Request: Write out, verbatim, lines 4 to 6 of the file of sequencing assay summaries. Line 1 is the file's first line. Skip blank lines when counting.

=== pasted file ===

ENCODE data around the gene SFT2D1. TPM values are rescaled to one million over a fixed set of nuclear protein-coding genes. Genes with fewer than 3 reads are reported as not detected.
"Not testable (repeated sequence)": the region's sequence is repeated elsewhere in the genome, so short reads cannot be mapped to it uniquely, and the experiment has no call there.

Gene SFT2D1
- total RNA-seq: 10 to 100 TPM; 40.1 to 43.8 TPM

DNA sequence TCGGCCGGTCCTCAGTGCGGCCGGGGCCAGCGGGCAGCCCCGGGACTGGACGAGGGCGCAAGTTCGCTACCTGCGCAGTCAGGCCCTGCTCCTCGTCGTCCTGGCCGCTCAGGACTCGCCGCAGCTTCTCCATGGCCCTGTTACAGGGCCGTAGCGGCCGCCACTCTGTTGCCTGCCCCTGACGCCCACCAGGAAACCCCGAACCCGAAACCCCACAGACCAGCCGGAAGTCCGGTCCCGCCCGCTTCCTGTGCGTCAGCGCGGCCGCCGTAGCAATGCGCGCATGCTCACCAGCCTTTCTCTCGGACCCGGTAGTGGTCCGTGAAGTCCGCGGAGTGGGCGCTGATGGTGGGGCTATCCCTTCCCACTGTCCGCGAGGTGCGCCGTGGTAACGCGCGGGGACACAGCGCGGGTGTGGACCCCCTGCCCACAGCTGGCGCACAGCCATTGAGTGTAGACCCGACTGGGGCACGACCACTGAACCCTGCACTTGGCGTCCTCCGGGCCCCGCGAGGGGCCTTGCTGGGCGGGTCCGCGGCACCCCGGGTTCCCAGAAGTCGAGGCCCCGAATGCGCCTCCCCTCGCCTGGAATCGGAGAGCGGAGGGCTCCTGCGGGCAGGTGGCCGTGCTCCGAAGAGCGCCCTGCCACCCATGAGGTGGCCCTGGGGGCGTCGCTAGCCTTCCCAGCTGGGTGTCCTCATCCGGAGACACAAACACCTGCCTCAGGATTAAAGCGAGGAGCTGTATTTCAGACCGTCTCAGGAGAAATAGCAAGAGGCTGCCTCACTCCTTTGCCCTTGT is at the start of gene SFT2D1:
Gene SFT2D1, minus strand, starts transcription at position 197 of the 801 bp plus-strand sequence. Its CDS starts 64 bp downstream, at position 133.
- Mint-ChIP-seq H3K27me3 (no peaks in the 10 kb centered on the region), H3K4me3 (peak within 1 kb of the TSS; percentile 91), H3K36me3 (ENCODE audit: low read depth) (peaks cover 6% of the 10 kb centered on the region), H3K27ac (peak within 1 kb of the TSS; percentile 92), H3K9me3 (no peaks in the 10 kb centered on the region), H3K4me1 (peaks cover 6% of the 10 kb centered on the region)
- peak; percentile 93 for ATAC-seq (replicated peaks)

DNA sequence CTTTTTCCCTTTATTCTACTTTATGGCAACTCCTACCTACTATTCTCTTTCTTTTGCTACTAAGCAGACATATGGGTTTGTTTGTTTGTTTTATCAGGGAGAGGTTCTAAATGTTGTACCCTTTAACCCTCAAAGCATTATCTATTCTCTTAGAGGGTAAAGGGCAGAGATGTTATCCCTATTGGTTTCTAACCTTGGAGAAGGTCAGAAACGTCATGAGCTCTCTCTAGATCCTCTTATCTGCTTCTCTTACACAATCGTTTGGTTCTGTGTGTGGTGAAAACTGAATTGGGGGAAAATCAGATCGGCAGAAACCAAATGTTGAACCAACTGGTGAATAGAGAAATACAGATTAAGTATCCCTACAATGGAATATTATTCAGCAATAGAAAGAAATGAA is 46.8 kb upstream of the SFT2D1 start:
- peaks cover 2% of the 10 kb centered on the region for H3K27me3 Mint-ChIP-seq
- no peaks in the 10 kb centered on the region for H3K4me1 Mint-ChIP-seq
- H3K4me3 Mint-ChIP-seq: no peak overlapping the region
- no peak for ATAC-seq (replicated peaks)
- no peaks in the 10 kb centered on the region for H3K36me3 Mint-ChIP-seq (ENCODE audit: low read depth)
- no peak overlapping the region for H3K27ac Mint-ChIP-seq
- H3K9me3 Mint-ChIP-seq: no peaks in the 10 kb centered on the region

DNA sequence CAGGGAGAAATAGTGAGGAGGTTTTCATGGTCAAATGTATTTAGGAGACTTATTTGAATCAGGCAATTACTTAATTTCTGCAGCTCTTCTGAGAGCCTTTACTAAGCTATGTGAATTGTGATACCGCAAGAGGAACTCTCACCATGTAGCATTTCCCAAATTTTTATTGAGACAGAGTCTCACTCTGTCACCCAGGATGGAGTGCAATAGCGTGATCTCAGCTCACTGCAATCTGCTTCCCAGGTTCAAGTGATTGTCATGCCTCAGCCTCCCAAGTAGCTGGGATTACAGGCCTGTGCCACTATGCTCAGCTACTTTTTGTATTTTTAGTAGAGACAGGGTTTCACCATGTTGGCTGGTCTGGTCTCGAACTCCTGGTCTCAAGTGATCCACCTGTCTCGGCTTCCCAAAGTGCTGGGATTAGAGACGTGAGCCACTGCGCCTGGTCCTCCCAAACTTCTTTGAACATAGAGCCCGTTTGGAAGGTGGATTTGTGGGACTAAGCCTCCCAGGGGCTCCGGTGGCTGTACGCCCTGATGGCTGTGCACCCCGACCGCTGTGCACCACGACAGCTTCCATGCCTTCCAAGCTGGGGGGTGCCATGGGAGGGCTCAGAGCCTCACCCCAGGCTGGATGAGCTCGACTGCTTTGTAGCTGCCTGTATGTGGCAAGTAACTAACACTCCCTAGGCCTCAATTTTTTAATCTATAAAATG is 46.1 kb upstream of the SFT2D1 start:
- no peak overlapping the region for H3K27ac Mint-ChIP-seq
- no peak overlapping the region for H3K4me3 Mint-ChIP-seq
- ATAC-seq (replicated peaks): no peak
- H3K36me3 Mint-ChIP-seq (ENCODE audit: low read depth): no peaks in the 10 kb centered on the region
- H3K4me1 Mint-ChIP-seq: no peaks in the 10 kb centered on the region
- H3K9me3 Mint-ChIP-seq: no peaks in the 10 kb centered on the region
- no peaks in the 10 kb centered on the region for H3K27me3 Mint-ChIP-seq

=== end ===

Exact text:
- total RNA-seq: 10 to 100 TPM; 40.1 to 43.8 TPM

DNA sequence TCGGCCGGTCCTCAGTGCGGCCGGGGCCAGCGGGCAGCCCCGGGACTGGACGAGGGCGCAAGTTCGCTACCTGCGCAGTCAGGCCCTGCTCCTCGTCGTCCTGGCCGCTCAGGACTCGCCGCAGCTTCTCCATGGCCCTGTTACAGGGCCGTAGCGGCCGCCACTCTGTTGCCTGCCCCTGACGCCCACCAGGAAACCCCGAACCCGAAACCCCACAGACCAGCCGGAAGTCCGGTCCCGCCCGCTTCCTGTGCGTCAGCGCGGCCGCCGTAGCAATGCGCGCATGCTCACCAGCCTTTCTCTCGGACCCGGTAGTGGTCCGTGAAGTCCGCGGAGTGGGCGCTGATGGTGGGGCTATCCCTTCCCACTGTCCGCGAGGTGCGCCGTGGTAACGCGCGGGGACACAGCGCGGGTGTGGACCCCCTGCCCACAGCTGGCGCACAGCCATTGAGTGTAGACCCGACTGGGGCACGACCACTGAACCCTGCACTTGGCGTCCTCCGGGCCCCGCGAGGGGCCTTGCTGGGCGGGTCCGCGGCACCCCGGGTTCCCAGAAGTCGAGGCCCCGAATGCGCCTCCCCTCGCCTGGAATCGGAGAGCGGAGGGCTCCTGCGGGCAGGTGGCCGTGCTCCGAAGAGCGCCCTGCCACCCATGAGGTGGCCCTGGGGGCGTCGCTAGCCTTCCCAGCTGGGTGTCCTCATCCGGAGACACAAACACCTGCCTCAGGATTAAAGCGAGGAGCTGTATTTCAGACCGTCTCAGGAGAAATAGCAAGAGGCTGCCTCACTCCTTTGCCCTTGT is at the start of gene SFT2D1:
Gene SFT2D1, minus strand, starts transcription at position 197 of the 801 bp plus-strand sequence. Its CDS starts 64 bp downstream, at position 133.